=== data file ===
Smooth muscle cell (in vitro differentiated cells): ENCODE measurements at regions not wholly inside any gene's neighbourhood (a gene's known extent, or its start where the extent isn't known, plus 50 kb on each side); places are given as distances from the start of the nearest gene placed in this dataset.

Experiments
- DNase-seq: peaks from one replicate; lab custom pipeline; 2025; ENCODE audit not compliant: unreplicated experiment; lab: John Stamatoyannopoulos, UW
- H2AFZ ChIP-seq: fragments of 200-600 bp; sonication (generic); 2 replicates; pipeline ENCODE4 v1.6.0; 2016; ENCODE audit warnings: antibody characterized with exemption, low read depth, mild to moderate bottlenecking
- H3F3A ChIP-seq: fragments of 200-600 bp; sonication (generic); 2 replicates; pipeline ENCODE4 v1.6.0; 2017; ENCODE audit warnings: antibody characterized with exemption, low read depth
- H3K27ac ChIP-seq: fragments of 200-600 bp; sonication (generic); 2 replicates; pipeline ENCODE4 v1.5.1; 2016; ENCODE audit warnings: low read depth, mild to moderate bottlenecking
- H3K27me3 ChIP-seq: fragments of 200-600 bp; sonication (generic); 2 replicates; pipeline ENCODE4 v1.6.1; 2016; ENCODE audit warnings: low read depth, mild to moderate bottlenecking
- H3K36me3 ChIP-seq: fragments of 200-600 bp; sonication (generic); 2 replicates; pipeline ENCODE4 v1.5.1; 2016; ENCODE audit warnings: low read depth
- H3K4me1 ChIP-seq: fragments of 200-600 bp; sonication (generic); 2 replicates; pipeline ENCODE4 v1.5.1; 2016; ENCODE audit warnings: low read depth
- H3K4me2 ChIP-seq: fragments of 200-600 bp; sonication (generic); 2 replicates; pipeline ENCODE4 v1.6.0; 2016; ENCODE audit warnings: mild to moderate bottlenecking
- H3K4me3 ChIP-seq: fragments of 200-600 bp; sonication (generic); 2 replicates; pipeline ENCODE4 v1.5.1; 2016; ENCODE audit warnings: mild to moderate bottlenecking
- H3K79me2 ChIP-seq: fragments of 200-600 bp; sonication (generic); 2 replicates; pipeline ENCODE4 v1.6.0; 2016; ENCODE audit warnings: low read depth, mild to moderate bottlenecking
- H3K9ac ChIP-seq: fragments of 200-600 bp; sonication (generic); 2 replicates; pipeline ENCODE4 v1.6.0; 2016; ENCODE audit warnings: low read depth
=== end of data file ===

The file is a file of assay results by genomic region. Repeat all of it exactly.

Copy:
Smooth muscle cell (in vitro differentiated cells): ENCODE measurements at regions not wholly inside any gene's neighbourhood (a gene's known extent, or its start where the extent isn't known, plus 50 kb on each side); places are given as distances from the start of the nearest gene placed in this dataset.

Experiments
- DNase-seq: peaks from one replicate; lab custom pipeline; 2025; ENCODE audit not compliant: unreplicated experiment; lab: John Stamatoyannopoulos, UW
- H2AFZ ChIP-seq: fragments of 200-600 bp; sonication (generic); 2 replicates; pipeline ENCODE4 v1.6.0; 2016; ENCODE audit warnings: antibody characterized with exemption, low read depth, mild to moderate bottlenecking
- H3F3A ChIP-seq: fragments of 200-600 bp; sonication (generic); 2 replicates; pipeline ENCODE4 v1.6.0; 2017; ENCODE audit warnings: antibody characterized with exemption, low read depth
- H3K27ac ChIP-seq: fragments of 200-600 bp; sonication (generic); 2 replicates; pipeline ENCODE4 v1.5.1; 2016; ENCODE audit warnings: low read depth, mild to moderate bottlenecking
- H3K27me3 ChIP-seq: fragments of 200-600 bp; sonication (generic); 2 replicates; pipeline ENCODE4 v1.6.1; 2016; ENCODE audit warnings: low read depth, mild to moderate bottlenecking
- H3K36me3 ChIP-seq: fragments of 200-600 bp; sonication (generic); 2 replicates; pipeline ENCODE4 v1.5.1; 2016; ENCODE audit warnings: low read depth
- H3K4me1 ChIP-seq: fragments of 200-600 bp; sonication (generic); 2 replicates; pipeline ENCODE4 v1.5.1; 2016; ENCODE audit warnings: low read depth
- H3K4me2 ChIP-seq: fragments of 200-600 bp; sonication (generic); 2 replicates; pipeline ENCODE4 v1.6.0; 2016; ENCODE audit warnings: mild to moderate bottlenecking
- H3K4me3 ChIP-seq: fragments of 200-600 bp; sonication (generic); 2 replicates; pipeline ENCODE4 v1.5.1; 2016; ENCODE audit warnings: mild to moderate bottlenecking
- H3K79me2 ChIP-seq: fragments of 200-600 bp; sonication (generic); 2 replicates; pipeline ENCODE4 v1.6.0; 2016; ENCODE audit warnings: low read depth, mild to moderate bottlenecking
- H3K9ac ChIP-seq: fragments of 200-600 bp; sonication (generic); 2 replicates; pipeline ENCODE4 v1.6.0; 2016; ENCODE audit warnings: low read depth